top of page

C.S. Lewis and the True Myth: the best stories ring true because they weave Truth into it.

I do not like Star Wars. I never really have, though I stood outside a movie theater for two hours in Fargo in the January and February cold when the original trilogy was re-released into theaters in the mid-1990s.

It seemed like the thing to do.

Yet I never really loved the movies, and now that Star Wars has taken over Disney (or vice versa), I have zero desire to go back to Disney World. Well, because of that and some other obvious reasons.

But I know a lot of people who like Star Wars, and it’s probably for the same reason many people love Lord of the Rings or Harry Potter—there is the idea of a True Myth woven in.

Now the story of Christ is simply a true myth: a myth working on us the same way as the others, but with this tremendous difference that it really happened: and one must be content to accept it in the same way, remembering that it is God’s myth where the others are men’s myths: i.e., the Pagan stories are God expressing Himself through the minds of poets, using such images as He found there, while Christianity is God expressing Himself through what we call ‘real things’. — C. S. Lewis.1

I realize, depending on where you are on the poets vs. accountants scale on theological things, that the rest of this blog post is going to make you break out in hives and as such, you may want to stop right now. I understand the struggle, I’m wary about the New Age-y “force” in Star Wars and the witchcraft in Harry Potter…I get it. But if we set aside those fine points for a minute, we can get to an interesting conclusion you can’t get to any other way.

Today, as with much of the rest of our language, words have become a mashup or no longer mean the same as they used to. This has happened to the word myth.

We think of a myth as something fictional. For Lewis and his peers (like J.R.R. Tolkien), a myth was something different. It was a traditional story from earlier history that was told by people to explain unexplainable events. It might have been true or untrue.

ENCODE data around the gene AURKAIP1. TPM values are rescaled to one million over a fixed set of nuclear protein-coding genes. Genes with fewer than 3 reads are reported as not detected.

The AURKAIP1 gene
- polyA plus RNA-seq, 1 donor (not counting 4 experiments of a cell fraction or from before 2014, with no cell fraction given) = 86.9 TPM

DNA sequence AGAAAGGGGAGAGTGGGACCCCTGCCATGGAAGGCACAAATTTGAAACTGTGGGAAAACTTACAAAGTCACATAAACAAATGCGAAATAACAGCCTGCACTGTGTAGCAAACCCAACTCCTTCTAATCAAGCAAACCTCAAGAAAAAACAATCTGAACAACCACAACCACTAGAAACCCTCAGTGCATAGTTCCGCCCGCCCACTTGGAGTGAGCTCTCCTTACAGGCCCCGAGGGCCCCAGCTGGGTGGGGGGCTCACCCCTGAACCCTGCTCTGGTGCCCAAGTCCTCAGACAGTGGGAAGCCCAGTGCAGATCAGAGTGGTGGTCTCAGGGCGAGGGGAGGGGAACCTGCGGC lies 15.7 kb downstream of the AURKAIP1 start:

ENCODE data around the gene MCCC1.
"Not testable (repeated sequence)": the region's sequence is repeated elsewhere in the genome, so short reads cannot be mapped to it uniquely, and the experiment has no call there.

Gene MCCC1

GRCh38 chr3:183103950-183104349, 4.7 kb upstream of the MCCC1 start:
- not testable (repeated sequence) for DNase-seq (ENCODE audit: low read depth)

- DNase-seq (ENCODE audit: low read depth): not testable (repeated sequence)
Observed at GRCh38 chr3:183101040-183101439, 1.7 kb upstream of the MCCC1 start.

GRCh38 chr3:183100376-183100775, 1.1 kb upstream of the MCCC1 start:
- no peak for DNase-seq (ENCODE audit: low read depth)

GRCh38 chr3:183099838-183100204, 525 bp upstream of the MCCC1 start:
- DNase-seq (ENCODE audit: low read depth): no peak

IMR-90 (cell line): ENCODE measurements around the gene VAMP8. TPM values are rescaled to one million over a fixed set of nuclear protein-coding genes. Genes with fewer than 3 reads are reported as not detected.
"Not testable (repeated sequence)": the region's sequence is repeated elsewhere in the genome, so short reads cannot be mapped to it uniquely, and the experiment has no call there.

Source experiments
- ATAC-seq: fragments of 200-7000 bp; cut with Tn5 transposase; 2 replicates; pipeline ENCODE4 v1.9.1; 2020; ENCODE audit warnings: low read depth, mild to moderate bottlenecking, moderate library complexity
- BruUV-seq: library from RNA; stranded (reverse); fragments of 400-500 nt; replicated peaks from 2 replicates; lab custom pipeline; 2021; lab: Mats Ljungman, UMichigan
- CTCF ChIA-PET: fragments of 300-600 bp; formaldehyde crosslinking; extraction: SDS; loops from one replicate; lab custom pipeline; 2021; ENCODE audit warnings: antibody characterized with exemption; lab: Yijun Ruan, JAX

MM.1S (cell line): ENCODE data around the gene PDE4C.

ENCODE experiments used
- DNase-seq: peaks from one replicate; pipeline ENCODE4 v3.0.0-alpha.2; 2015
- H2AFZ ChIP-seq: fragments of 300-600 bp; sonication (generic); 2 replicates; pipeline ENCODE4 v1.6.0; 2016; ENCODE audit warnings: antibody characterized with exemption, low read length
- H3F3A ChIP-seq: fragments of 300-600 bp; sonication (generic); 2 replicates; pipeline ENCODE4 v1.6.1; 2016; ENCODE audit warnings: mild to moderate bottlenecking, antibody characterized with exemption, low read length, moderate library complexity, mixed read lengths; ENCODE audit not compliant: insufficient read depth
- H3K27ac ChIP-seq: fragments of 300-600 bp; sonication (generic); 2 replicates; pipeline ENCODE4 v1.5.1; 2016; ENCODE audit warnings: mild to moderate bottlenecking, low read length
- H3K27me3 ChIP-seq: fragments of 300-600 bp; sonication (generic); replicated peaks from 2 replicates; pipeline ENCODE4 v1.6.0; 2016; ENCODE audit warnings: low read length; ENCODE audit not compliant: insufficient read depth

For obvious reasons, story and narrative were important to Lewis. It was only by understanding the Gospel in terms of a grand narrative instead of as rules and moral laws that he was able to come to Christian faith in the early moments leading up to WW2.2

In other words, neither Tolkien nor Lewis viewed the Gospel as a fake story, but instead, as The Story, as the True Myth. It’s the One True Story that we all recognize as being true, whether we admit that or not. This is logically so, since God has created us and we would connect with what is True because our Creator is the source of Truth and created us in his image.

When we see movies or read books with the threads of the True Myth woven in, we immediately connect to it. We might write all kinds of elaborate essays trying to explain this connection, some by people who are Christians and some by people who aren’t and have to do some word gymnastics to get it done, but there it is, the True Myth, reaching into our souls and immediately recognized and adored.

Lord of the Rings. Harry Potter. Spiderman. Nearly all super hero movies. Star Wars. Etc. The stories might be packaged in questionable wrapping, but those threads of the True Myth are recognized and make the stories stick with us, for better or for worse.

We don’t cheer for the prideful, selfish hero who rebels against good and makes it his life work to destroy all that’s good in tightly focused revenge. C. S. Lewis rightly noted that any good story recognizes God’s truth, and so stories where a prophet, hero, or king who comes from humble or unsuspecting origins who suffers and struggles and feels pain and yet selflessly continues before ultimately saving the world—this makes our heart sing.

Feeling down? Lost? Dejected?

I'd say read your Bible and have a conversation with God, but if you're not there in your spiritual life, then go watch the battle scenes from Lord of the Rings films, and see unlikely heroes warring against evil with impossible odds, taking noble, selfless action, not focusing on what’s “right for them” or most convenient, but doing a hard, painful thing because it’s right and true.